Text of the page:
The Walking Dead 'Nebraska' Recap & Review
As a fan of the comic book series, the television version of The Walking Dead is difficult for me to judge on its own merits, but for the rest of season two, I’m damn well going to try. Before the hiatus, Shane had just opened up the barn, killing all of the Walkers within. That included the sweet, innocent Sophia, whom the rest of our motley crew had spent the entirety of the season up to that point looking for. It was an expertly staged scene, as many of the season’s plotlines came to a head in one explosive moment.
Now, in Season 2's opener ‘Nebraska,’ we have to deal with the fallout of that moment. While it was to be expected that it be a grief-filled episode, ‘Nebraska’ actually does a pretty good job of giving its characters stuff to do besides mope around. Rick and Glenn set off to find Hershel when his daughter falls sick, while the rest of the gang sets to burnin’ and buryin’ the various zombified corpses they’ve got lying around.
The Walking Dead is a frustrating show for me, because while it’s good, it’s never quite as good as I want it to be. Part of this is its wildly decompressed pace, (for instance, the fact that they spent seven episodes looking for a missing girl, or two episodes trying to heal Carl after he got shot) but the bigger issue is some of the characterizations. People are always acting in ways that suit the plot, rather than their own viewpoints or any sense of internal logic. For instance, Lori in this episode. While we are all used to Lori acting irrationally, her decision in this episode to drive off on her own to bring Rick back (pretty much immediately after he left to get Hershel) didn’t really make any sense. Add in the silly (and not that well-staged) car accident, and you get a pretty laughable subplot.
The other issue that people often level against the show is that it doesn’t have enough zombies. While I tend to disagree with this criticism on the whole, (it would be exhausting if the zombies were constantly attacking, and nothing would get a chance to develop) I did start to feel that in this episode, especially when Rick and Glenn got to town. I know there were some budget cuts, but would it really be that hard to at least have some walkers shambling around off in the distance? When they got there, the town was completely deserted. Where did all those people go? It stands to reason that some of them would still be walking around in an undead state. Plus, I want to start seeing the zombies become commonplace. So far, the show seems to think that each zombie encounter needs to be a Big Deal, but in the world of The Walking Dead, it makes more sense that dispatching the walkers would start to become effortless over time. I think it’s time to start seeing that, and we don’t get to see that if the zombies aren’t a constant presence.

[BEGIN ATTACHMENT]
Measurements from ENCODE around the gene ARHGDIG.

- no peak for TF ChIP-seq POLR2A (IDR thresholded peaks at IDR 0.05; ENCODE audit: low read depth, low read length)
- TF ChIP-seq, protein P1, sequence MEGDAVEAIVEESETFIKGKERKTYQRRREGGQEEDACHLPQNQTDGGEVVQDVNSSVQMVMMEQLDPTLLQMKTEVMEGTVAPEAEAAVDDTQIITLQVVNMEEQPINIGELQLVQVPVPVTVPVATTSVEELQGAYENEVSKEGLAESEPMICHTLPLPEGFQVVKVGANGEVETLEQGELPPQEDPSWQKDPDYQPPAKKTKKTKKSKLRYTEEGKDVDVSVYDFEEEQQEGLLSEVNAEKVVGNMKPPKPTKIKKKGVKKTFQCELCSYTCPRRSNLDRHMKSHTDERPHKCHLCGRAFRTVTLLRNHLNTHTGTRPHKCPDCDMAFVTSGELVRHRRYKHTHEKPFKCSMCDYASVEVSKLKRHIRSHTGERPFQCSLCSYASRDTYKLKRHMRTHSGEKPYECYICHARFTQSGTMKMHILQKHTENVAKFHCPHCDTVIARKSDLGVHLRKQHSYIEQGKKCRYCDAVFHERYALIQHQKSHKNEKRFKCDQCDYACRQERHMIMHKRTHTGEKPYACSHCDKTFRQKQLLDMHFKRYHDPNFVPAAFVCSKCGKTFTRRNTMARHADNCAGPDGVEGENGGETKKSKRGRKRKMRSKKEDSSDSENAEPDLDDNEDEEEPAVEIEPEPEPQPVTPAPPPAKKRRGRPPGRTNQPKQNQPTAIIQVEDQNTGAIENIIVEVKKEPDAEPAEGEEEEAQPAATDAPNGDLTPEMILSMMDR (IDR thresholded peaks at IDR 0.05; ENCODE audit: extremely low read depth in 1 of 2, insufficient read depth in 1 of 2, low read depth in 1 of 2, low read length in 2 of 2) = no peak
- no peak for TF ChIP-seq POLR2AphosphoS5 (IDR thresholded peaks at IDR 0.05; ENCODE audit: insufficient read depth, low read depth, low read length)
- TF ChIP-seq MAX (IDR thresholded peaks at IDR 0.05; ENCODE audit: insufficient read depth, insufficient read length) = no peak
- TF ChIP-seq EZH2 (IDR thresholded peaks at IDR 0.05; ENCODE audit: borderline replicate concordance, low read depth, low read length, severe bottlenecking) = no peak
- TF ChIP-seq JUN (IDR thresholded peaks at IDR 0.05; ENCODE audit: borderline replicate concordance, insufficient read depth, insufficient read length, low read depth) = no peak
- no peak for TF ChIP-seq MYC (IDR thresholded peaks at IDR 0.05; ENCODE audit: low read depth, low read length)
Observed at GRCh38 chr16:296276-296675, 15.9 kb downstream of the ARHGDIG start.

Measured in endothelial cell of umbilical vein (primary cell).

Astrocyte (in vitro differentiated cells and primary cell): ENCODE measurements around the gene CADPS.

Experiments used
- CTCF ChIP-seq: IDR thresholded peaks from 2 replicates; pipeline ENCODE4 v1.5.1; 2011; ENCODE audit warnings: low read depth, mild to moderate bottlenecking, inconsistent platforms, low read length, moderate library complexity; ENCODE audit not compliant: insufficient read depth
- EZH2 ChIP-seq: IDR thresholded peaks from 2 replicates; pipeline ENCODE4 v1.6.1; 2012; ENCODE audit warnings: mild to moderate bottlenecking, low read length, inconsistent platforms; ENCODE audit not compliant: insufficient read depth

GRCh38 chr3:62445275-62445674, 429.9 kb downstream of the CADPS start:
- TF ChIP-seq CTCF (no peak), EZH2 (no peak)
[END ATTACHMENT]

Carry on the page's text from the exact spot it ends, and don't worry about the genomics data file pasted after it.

However, like I said, this episode did do a number of things right. First of all, I feel like they really stepped up the camera work for this one. There were a lot of great wide shots that really brought home the dilemma that our heroes were in following the barn massacre, and it lent a grief-laden tone to the proceedings without having to give us scene after scene of Carol crying. Although, do be fair, we still got a decent number of those. I also really enjoyed the last big scene of the episode, as Rick, Glenn, and Hershel encountered two new faces, Dave and Tony, at the bar in town. Dave and Tony seem like nice enough guys, despite being rather crude, and Dave asks Rick if he and his crew can join them at the farm. They’ve been travelling for a long time, he says, and they need somewhere safe. Rick, somewhat understandably, says no, and things begin to get heated, culminating in Rick putting bullets in both of his new friends.
What I loved about this scene was the moral ambiguity, the grey-area nature of the situation that Rick and his friends find themselves in. Rick knows that his impulse should be to help other survivors, but his first priority is his family (which, at this point, consists of pretty much everyone at the farm). While we can understand Rick’s impulse not to bring strangers, who may or may not be trustworthy, back to his group, this is the first scene of the series that really begins to delve into the difficult decisions that someone like Rick would have to make to keep his people safe. I’m gonna be really upset if Dave and Tony turn out to have been scumbags, as it’s much more interesting if they were in the same situation as Rick, just tyring to protect the ones they love.
‘Nebraska’ had some other interesting stuff, as Glenn and Maggie’s relationship moved forward, much to Glenn’s confusion, and Shane’s behavior becomes more and more erratic and unpredictable. I hope that the series gets off the farm soon, because I feel like a change of setting could invigorate the show, injecting new possibilities and situations instead of risking getting stale. There’s only five episodes left this season, and I have no doubt that some crazy stuff is gonna go down. While it may seem like I’m down on the show, I really am excited to see where it goes, especially considering that I know how much cool stuff there is in the comic for them to draw on. Here’s hoping that for the next five weeks, The Walking Dead stops shambling around, and goes for the jugular.